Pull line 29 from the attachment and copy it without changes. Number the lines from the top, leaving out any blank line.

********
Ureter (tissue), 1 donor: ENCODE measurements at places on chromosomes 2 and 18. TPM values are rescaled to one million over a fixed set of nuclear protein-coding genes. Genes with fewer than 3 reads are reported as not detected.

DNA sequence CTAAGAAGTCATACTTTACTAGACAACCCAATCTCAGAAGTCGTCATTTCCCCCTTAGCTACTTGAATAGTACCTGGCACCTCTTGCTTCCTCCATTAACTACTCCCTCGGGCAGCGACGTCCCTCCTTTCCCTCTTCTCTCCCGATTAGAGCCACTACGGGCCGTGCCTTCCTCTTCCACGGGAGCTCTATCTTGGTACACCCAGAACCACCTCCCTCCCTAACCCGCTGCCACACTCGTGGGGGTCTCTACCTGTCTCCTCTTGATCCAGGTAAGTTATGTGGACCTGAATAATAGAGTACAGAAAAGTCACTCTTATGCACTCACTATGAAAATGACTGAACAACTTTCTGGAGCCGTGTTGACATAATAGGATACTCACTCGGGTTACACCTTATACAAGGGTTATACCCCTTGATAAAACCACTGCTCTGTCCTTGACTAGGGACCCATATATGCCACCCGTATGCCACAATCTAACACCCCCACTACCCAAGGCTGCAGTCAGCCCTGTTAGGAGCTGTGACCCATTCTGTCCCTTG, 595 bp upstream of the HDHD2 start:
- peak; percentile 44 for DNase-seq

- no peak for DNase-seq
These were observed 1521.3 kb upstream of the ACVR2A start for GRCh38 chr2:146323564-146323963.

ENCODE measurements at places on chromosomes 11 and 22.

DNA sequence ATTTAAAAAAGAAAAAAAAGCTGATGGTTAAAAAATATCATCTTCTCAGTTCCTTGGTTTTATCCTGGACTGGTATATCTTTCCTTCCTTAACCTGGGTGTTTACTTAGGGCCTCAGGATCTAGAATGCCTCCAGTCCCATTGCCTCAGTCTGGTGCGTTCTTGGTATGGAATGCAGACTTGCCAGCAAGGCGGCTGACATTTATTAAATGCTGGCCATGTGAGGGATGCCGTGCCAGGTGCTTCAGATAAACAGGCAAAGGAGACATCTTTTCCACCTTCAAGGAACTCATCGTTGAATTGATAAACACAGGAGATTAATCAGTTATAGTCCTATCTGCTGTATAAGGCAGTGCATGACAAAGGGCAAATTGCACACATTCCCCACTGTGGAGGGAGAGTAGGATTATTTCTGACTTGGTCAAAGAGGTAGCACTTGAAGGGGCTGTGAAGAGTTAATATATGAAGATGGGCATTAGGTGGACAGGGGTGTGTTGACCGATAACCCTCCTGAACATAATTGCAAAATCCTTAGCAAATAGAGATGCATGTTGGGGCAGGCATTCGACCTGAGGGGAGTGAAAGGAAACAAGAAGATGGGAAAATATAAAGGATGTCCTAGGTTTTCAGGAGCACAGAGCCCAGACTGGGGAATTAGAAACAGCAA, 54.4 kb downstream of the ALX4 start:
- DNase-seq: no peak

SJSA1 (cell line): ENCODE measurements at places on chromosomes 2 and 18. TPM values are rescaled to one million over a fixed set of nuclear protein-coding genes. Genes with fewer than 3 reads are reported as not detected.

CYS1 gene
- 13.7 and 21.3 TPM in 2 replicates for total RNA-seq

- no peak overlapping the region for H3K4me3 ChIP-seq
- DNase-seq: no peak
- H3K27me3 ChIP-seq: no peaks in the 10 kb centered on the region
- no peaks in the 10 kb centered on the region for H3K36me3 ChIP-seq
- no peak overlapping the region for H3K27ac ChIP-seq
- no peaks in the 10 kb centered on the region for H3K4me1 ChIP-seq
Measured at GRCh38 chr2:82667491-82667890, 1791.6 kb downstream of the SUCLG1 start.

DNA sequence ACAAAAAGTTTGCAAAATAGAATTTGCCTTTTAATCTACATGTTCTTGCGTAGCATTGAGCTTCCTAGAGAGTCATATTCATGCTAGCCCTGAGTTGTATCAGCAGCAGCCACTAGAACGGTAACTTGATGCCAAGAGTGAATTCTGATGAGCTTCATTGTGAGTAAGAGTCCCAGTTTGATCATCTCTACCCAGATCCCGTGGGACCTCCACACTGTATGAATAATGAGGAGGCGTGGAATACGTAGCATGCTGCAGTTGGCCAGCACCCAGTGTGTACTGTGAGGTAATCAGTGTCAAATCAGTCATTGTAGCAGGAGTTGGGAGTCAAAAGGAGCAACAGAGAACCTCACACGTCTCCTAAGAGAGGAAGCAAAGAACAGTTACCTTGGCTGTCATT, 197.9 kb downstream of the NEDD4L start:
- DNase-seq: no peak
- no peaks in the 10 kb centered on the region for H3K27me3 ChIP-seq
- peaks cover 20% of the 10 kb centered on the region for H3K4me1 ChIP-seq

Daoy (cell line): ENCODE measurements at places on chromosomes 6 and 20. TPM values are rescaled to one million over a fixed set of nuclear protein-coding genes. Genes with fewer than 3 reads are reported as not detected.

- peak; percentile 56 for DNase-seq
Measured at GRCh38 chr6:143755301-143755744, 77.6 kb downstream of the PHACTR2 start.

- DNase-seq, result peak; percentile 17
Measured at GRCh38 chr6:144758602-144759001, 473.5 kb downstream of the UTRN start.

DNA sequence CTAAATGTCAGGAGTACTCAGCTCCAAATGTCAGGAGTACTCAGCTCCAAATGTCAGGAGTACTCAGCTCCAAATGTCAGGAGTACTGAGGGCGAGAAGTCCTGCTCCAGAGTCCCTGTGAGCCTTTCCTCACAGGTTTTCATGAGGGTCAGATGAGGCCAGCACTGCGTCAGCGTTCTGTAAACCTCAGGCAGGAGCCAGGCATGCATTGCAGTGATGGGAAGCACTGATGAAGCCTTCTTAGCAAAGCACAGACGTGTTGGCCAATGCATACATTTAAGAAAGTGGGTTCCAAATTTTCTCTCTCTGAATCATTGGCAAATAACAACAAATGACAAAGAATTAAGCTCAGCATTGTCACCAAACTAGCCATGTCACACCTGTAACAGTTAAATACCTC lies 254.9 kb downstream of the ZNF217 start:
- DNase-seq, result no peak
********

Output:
- DNase-seq, result no peak